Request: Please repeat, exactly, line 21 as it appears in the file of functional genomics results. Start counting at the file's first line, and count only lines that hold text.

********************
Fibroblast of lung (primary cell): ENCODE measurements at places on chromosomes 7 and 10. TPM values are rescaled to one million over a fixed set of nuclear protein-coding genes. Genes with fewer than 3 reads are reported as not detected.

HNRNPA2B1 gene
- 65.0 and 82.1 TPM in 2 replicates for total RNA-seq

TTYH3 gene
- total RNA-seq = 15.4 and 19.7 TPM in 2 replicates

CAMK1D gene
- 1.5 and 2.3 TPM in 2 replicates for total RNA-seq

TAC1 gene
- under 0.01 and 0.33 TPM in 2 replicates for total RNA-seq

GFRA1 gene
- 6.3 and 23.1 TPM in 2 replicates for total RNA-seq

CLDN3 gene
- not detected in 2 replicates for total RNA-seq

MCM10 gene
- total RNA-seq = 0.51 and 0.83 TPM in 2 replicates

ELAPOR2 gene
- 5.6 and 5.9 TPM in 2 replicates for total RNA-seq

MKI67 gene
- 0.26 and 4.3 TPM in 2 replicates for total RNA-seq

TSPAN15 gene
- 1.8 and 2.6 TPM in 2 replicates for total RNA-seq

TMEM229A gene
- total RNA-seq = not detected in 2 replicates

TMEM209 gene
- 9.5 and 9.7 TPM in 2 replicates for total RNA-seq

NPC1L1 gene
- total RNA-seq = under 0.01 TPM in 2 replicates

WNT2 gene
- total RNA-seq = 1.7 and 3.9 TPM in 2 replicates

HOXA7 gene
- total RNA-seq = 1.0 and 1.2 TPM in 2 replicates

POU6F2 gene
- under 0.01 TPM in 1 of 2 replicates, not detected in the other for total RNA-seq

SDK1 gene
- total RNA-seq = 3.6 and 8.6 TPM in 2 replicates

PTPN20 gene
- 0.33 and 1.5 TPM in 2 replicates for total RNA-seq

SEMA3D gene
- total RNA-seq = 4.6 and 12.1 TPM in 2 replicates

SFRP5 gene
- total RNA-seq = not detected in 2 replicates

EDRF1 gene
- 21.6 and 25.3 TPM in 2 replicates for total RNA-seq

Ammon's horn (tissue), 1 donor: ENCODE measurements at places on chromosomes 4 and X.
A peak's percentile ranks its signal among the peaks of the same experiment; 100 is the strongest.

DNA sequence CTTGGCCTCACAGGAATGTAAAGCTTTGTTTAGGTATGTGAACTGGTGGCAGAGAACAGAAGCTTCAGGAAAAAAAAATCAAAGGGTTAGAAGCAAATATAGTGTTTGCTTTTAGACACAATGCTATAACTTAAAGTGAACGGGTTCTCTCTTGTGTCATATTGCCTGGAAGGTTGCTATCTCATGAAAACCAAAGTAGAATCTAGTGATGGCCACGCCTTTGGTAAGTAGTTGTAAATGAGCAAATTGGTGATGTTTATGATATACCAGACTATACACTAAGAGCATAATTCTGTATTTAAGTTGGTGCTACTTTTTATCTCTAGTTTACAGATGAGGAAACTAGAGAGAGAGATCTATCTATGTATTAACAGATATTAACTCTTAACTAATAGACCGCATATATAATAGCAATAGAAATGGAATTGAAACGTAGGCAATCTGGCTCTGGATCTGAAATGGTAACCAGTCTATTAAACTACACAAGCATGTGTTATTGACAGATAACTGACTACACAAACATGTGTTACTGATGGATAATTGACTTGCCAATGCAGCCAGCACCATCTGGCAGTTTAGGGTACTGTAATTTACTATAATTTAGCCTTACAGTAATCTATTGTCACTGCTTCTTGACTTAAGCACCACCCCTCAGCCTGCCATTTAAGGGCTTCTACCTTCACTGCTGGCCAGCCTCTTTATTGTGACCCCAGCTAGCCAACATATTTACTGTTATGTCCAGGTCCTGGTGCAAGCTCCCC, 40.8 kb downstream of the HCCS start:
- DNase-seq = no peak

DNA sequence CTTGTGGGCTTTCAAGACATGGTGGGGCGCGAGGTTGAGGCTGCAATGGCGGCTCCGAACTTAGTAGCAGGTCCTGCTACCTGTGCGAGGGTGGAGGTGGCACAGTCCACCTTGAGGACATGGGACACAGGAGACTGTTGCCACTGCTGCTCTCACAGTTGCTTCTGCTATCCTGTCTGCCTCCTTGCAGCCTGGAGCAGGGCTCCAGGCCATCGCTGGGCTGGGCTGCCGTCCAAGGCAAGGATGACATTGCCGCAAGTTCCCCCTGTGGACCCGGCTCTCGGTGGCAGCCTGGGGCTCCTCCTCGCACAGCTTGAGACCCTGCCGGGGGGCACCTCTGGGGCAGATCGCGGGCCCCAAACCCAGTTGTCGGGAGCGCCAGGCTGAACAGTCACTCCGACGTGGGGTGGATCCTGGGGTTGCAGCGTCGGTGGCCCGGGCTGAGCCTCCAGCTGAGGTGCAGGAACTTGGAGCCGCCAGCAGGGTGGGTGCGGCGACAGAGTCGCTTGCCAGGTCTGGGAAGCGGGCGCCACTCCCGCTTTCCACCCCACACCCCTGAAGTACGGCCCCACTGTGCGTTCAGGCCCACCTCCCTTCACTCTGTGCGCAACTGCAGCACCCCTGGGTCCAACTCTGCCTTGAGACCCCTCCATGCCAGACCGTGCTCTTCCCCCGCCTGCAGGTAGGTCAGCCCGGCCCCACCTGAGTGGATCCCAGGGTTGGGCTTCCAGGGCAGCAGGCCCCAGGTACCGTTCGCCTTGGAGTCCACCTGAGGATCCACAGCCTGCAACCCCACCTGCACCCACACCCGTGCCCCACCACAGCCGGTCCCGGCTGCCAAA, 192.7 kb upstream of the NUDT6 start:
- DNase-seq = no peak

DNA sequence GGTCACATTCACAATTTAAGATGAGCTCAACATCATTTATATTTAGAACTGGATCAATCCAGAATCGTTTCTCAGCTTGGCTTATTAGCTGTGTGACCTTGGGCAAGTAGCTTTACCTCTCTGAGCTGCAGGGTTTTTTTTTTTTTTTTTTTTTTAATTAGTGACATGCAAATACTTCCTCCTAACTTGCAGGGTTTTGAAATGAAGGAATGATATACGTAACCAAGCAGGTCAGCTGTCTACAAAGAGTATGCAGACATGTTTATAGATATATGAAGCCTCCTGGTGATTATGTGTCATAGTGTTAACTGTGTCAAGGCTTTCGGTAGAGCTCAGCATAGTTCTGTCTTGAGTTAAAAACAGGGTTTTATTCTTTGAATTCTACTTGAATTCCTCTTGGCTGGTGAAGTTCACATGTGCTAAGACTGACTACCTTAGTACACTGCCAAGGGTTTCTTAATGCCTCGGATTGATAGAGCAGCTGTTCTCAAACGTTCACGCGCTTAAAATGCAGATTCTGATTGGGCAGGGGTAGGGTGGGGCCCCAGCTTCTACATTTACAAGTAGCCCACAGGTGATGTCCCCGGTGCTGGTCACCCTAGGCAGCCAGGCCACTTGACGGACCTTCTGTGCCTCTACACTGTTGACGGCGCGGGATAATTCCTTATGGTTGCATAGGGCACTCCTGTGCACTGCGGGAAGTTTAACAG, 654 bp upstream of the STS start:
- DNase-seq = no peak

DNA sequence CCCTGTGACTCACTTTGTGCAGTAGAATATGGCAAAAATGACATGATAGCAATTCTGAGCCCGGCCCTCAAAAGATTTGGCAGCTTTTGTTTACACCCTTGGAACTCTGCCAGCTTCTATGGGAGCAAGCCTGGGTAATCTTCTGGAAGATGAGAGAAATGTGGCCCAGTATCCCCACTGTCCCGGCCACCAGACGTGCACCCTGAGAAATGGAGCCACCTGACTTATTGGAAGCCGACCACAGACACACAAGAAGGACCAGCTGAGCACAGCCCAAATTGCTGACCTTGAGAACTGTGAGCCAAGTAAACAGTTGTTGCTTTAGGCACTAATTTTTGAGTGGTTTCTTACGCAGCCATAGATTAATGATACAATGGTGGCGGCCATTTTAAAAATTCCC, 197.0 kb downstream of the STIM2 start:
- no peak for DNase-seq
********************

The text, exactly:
- 1.8 and 2.6 TPM in 2 replicates for total RNA-seq